Third-graders, savoring writing, grill a columnist


June 08, 1993|By DAN RODRICKS

Three signs the written word is not dead: You're reading thi column, Vic Gold is screaming about "videocy" -- rhymes with "idiocy" -- and some third-graders in Massachusetts have become authors.

First, about the kids. During my recent vacation, I was invited to their school to answer questions about writing. Their teachers had given them hardbound blank books with clean, white pages between clean, white covers, and ordered them to write. And the kids went nuts on the project, trying to outdo one another with story line, character development, plots and illustrations.

Still, I was skeptical.

Isn't this the age of the Vid Kid? The average American will spend, by one estimate, 10 years of his life watching TV. Kids are going to read and write enthusiastically? Aren't they more likely to wait for the video? Isn't 500-channel cable on the way? Aren't we all going to be indoors, wired into a couch, for the rest of our lives?

And is the written record of life as we know it an anachronism in the electronic age? Will kids need the written word to get through life? Will they need to spell? Isn't America Hooked On Phonics?

Sorry, but I don't have high hopes that the next wave of American youth will come with a passion for literature -- writing it or reading it. We are getting further and further away from the personal, contemplative interaction of mind, eye and word. The future is Total Video Experience, a Schwarzenegger of an experience all awash in moving images and sudsy with sound.

Third-graders writing books? I imagined a room full of grumbling kids.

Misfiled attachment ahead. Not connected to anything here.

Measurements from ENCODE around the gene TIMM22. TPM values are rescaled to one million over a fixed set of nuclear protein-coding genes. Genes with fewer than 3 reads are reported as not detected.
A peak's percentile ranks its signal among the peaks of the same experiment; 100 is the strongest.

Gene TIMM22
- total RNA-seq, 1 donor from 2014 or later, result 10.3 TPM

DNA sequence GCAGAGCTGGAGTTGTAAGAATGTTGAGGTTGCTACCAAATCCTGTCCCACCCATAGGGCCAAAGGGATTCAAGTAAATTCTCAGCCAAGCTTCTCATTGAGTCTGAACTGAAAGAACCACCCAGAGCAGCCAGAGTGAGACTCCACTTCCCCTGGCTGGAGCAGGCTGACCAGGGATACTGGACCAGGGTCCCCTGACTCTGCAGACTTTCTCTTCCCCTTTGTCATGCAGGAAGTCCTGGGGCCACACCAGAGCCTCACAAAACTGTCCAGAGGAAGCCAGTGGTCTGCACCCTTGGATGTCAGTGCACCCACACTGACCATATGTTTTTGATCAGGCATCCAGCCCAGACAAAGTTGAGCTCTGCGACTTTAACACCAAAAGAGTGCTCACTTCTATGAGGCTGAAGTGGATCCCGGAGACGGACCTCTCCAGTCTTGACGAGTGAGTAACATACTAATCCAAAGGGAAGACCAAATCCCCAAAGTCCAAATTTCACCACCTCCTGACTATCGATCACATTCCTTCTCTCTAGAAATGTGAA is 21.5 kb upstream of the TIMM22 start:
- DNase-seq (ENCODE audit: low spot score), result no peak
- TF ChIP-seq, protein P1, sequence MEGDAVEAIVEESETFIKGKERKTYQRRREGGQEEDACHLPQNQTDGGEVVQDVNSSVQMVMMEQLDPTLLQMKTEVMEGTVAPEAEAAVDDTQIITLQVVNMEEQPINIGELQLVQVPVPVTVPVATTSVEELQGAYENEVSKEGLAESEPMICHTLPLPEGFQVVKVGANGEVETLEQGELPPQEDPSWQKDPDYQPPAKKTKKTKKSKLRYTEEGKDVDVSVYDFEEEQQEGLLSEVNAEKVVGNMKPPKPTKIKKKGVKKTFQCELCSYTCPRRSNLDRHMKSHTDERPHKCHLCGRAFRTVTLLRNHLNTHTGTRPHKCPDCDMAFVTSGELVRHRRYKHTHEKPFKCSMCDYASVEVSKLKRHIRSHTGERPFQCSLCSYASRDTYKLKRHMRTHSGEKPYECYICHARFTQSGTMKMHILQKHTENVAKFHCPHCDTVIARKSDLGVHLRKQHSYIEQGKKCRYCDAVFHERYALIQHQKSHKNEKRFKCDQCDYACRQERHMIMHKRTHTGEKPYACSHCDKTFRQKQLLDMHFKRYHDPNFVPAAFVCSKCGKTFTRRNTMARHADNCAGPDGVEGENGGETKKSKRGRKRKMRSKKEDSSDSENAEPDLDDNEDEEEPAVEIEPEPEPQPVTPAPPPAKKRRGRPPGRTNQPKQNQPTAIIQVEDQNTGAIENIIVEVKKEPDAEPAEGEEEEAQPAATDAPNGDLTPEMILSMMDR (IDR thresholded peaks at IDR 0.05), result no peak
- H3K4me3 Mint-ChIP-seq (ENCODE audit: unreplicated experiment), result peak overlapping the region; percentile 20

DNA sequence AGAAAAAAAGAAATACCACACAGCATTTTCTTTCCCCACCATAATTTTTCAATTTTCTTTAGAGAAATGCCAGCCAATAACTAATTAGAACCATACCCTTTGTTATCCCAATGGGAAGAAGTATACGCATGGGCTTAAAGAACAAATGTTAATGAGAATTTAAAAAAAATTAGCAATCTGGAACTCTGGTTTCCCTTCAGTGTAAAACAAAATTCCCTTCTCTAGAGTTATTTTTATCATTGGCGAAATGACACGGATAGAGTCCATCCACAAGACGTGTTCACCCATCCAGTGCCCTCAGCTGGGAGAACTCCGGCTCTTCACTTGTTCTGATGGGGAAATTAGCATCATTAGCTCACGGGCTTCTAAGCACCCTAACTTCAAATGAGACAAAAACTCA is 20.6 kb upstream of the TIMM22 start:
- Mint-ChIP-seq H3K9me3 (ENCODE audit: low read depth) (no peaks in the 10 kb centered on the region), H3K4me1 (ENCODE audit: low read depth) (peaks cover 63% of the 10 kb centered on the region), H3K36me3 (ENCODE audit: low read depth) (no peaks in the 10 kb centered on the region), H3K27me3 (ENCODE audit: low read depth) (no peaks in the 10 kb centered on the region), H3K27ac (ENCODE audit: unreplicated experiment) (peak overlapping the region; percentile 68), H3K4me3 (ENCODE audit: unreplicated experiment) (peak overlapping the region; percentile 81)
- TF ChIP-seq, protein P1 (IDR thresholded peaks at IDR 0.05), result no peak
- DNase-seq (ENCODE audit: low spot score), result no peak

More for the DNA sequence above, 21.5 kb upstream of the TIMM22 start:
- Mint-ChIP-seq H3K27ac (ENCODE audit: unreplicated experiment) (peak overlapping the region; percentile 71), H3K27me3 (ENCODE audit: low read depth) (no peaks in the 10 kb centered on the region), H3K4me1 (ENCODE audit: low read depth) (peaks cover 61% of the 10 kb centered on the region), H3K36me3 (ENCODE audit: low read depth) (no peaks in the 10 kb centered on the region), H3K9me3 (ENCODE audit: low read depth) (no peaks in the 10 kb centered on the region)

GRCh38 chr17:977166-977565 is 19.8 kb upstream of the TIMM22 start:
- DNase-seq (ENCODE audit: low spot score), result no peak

Not so.

"It's working," a teacher told me. "They are deep into the books right now."

And they had all sorts of questions for me, all difficult to answer.

"What does it feel like when you write?"

"How do you know what you've written is any good?"

"What's the best story you ever wrote?"

"What do you do when you can't think of the next thing to write?"

I was exhausted by the time I left that class, but also felt renewed. Teachers had turned kids on to writing. That doesn't mean the counter-video revolution has commenced, but maybe there's hope for a rebellion or, at least, small, robust crusades to perpetuate the written word.

The teachers of those third-graders are trying.

So is Vic Gold. Down in Virginia, he has formed the Charles Dickens Society for the Preservation of Literacy in Law. Gold, longtime political public relations man, writer and student of law, thinks the movement away from court reporters and toward the use of tape recorders and video recorders in American courtrooms poses a threat to civilization.

"The written word was the beginning of civilization," he says. "It is fundamental. We learn from human experience by reading."

Gold believes the legal profession is "a bastion of what civilized society is all about," and therefore he decries the movement toward recording all proceedings electronically. "TV washes over you, it doesn't engage you intellectually," Gold says. "Your mind needs to be engaged. Your mind needs the written word, to meet it half way."

The Dickens Society is so named because Dickens, one of the greatest authors of all time, was a parliamentary reporter in his youth and is recognized by the National Court Reporters Association as "the godfather of the English-language court-reporting profession." The society is composed of lawyers and writers who oppose the idea of substituting videotape for the written word in federal and state courts.

Federal courts, by and large, still use court reporters, but advocacy of electronic recording in them has gained momentum in recent years. While most Maryland courts still rely on court reporters, the state's District Courts have used tape recorders for a long time and there have been successful experiments in some of the state's Circuit Courts.

Vic Gold thinks the day is coming when proceedings of even the Supreme Court will be videotaped.

"I'm not an anti-technology Luddite," Gold says. But he sees jurists relying on a videotaped record of trials, rather than written accounts, as unsound legal practice and a cultural travesty. He fears the extinction of the written record of society. So should we all.

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